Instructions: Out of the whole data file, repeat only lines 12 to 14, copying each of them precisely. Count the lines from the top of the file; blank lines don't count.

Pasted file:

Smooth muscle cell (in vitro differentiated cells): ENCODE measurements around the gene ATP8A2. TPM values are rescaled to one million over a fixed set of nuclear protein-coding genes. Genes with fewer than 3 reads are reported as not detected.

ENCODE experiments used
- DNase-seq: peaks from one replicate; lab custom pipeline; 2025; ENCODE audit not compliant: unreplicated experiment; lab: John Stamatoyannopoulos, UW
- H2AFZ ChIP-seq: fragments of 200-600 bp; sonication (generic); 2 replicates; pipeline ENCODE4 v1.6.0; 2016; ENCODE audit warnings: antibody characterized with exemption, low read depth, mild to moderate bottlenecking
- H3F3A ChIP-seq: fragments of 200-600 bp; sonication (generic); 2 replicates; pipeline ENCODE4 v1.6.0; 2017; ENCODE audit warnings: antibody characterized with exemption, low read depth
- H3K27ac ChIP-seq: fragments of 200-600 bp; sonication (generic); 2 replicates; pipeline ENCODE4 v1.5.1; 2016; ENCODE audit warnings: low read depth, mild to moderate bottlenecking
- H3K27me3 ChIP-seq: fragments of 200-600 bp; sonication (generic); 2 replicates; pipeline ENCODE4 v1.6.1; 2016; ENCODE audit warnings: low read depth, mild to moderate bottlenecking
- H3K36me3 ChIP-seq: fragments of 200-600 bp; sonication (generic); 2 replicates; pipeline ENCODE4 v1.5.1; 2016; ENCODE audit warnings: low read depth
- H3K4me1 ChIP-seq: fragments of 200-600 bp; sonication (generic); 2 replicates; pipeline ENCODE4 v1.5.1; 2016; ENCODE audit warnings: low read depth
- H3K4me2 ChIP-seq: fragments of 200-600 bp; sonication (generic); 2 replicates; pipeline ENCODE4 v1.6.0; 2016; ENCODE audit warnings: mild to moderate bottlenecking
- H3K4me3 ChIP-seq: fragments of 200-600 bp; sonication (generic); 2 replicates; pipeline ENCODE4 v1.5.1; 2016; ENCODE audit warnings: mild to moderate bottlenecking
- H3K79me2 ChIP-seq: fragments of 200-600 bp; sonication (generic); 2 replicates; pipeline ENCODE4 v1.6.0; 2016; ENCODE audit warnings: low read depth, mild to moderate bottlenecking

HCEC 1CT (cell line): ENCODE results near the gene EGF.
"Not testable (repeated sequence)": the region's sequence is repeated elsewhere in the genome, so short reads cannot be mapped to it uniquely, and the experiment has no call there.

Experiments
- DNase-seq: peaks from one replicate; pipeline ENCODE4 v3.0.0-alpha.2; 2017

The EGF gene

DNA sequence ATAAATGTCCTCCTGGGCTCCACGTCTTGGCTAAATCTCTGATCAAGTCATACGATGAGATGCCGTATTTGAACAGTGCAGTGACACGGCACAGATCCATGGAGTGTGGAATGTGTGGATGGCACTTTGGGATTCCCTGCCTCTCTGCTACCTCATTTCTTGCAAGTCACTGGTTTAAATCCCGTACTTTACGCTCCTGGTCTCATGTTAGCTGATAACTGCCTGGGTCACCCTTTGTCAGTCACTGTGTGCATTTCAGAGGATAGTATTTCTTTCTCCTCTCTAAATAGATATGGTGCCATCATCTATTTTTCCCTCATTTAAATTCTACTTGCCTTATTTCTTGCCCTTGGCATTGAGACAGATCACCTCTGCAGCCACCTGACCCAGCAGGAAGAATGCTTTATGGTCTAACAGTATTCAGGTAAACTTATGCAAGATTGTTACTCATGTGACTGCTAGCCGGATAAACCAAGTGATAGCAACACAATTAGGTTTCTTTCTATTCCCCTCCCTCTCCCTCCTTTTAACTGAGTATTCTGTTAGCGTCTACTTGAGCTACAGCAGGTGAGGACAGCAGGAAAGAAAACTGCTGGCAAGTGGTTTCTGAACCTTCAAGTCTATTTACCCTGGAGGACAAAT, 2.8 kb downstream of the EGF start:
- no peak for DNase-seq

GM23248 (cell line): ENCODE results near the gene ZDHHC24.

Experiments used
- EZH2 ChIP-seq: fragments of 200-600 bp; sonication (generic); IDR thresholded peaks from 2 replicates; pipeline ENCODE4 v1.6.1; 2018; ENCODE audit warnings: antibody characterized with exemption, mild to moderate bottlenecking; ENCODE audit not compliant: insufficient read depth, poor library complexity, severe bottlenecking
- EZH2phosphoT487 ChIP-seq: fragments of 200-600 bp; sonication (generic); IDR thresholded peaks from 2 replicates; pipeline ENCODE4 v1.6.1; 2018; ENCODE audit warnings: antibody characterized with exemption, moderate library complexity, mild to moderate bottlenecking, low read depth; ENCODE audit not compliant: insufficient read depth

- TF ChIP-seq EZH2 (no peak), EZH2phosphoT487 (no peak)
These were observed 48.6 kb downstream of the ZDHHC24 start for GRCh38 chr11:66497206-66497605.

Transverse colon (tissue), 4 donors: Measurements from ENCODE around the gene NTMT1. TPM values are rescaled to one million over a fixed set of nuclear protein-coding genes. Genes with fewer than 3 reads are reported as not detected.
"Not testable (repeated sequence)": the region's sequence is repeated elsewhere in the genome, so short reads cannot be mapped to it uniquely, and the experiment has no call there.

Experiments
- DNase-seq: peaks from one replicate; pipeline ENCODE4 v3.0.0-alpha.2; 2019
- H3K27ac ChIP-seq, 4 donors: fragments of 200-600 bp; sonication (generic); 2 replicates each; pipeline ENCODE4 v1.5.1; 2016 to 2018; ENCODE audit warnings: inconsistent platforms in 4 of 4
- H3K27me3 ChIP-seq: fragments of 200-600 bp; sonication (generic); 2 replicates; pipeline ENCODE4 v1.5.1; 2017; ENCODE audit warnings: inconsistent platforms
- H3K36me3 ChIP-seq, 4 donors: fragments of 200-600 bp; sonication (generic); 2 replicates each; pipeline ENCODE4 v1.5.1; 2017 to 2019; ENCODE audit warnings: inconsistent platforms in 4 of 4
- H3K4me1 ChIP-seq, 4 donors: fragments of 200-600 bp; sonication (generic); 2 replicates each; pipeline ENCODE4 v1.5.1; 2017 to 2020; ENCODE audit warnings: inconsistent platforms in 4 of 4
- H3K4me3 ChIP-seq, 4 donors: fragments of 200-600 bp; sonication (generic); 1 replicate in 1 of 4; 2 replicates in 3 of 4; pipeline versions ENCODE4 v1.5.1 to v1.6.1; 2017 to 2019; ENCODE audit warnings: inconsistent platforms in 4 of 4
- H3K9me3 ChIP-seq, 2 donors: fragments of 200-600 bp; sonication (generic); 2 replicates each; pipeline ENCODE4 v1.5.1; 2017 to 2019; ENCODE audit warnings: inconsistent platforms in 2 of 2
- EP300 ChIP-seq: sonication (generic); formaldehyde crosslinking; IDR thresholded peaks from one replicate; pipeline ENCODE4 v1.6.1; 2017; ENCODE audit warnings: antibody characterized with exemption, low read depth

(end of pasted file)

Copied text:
- H3K79me2 ChIP-seq: fragments of 200-600 bp; sonication (generic); 2 replicates; pipeline ENCODE4 v1.6.0; 2016; ENCODE audit warnings: low read depth, mild to moderate bottlenecking

HCEC 1CT (cell line): ENCODE results near the gene EGF.
"Not testable (repeated sequence)": the region's sequence is repeated elsewhere in the genome, so short reads cannot be mapped to it uniquely, and the experiment has no call there.